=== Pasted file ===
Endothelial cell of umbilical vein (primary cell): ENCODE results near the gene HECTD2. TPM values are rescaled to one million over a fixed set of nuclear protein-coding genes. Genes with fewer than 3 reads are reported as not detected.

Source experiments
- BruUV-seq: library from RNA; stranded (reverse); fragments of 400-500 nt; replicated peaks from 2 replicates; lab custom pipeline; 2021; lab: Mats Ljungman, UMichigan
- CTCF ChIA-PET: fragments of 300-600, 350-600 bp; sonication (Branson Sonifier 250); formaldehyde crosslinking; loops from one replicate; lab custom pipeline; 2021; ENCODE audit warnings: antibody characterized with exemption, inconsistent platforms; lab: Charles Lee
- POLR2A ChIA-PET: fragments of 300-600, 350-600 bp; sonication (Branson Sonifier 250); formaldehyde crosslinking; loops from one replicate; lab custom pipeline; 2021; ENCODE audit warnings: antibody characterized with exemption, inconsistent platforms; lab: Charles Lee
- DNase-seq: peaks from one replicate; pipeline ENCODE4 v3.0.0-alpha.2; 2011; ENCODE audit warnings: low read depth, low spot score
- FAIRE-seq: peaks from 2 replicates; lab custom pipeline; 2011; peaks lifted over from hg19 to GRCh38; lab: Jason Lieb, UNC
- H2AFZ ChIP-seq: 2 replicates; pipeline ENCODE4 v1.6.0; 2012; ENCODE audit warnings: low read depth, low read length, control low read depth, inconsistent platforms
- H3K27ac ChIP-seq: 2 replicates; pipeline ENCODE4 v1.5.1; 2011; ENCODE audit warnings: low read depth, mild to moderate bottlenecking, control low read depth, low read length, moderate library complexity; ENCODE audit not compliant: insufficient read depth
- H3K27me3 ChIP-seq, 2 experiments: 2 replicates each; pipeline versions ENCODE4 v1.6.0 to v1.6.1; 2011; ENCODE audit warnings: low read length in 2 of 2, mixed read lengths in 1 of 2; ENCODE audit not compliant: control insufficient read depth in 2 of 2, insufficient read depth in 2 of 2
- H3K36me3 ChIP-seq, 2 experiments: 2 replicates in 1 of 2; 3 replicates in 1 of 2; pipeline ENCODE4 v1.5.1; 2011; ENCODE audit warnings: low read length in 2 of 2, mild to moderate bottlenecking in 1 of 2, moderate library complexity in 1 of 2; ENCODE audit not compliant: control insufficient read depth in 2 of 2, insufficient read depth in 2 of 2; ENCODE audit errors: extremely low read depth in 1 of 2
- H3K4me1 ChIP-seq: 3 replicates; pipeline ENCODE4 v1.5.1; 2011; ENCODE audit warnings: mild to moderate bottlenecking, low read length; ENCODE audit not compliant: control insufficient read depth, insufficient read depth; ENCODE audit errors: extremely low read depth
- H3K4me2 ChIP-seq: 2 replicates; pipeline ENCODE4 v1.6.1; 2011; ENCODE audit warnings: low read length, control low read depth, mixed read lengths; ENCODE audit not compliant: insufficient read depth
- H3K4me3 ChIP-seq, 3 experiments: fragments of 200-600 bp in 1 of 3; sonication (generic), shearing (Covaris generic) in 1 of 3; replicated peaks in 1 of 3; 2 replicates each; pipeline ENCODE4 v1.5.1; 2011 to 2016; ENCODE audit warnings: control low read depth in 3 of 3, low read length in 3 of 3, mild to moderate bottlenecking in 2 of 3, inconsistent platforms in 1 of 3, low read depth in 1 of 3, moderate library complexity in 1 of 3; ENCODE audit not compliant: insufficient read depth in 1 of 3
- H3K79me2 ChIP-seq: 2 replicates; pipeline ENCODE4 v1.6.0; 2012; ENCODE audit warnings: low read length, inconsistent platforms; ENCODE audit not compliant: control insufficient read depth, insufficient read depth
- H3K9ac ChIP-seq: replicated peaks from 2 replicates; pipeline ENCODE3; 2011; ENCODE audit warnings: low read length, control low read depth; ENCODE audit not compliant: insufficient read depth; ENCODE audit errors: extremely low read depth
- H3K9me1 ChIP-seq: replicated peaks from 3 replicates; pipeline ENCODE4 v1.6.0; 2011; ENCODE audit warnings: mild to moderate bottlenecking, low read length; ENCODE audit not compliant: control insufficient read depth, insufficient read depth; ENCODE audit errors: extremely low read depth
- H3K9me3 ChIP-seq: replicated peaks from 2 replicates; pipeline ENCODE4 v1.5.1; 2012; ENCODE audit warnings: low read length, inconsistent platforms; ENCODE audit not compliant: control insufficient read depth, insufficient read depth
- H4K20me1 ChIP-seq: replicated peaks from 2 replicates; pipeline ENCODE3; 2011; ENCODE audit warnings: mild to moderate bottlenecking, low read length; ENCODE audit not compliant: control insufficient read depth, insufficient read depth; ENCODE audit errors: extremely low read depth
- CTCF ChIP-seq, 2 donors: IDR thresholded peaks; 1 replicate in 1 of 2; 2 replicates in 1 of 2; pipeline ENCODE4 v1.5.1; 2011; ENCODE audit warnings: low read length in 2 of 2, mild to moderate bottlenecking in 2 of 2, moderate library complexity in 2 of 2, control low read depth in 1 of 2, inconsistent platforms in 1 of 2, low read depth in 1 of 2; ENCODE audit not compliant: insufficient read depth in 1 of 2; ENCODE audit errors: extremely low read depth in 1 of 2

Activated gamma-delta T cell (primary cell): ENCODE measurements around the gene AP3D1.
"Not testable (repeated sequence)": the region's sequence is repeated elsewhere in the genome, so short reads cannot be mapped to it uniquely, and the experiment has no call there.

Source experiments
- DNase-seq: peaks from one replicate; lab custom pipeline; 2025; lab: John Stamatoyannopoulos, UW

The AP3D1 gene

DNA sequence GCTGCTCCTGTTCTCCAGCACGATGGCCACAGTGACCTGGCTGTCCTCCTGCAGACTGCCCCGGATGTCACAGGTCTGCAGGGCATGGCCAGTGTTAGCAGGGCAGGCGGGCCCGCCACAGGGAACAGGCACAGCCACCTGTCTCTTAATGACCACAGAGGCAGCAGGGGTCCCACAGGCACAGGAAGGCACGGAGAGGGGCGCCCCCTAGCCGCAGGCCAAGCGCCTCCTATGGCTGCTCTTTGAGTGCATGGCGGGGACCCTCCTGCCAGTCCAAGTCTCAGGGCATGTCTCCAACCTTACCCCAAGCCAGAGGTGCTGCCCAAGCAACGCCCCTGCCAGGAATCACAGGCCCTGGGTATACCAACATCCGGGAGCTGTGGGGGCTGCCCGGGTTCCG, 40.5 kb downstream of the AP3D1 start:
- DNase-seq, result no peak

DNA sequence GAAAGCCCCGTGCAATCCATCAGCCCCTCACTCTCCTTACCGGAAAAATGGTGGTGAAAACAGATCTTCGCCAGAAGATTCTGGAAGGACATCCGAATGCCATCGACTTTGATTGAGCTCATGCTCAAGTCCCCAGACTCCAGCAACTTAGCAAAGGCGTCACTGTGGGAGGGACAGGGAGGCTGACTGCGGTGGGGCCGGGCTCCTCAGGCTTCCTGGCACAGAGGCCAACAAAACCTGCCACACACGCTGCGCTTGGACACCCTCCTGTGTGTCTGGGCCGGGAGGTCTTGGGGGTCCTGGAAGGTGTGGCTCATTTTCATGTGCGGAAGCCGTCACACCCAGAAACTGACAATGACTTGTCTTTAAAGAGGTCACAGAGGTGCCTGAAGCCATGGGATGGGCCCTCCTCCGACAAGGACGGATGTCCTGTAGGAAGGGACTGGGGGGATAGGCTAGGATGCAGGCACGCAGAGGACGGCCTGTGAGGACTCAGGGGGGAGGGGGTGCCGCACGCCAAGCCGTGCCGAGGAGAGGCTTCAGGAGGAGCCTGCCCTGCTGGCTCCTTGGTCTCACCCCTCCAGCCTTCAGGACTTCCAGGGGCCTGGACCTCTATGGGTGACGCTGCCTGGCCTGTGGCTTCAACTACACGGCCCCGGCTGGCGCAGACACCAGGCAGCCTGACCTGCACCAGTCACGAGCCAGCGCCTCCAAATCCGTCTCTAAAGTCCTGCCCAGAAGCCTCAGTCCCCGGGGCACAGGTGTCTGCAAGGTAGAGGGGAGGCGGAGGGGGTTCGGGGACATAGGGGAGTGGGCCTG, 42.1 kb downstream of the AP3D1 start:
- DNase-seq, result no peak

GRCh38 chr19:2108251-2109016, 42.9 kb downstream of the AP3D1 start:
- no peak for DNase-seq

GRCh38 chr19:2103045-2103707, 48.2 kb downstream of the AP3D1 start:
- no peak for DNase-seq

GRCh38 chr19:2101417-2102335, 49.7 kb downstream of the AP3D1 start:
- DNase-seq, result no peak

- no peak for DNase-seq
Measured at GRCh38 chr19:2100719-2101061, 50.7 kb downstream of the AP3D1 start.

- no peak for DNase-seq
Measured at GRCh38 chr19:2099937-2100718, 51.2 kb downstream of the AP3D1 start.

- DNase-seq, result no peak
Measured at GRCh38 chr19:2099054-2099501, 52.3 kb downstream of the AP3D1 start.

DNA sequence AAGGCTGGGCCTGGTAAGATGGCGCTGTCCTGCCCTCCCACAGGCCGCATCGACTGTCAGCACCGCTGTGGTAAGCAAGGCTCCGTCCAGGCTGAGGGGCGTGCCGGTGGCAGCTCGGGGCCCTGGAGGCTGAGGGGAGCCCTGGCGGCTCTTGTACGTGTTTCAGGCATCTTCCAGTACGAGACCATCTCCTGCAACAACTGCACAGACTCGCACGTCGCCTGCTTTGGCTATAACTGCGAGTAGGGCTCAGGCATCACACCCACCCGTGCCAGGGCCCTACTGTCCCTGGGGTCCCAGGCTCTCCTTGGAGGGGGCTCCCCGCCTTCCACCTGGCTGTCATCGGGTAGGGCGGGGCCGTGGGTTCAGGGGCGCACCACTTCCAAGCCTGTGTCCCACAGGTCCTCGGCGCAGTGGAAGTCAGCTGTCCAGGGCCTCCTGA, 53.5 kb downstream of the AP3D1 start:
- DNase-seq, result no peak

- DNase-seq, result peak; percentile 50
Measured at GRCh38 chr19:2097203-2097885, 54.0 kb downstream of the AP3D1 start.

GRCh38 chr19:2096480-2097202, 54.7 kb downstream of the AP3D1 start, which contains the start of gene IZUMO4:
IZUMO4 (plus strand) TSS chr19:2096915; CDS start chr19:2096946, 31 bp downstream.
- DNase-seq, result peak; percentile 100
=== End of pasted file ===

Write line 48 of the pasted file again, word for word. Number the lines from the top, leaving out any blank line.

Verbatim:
- DNase-seq, result peak; percentile 100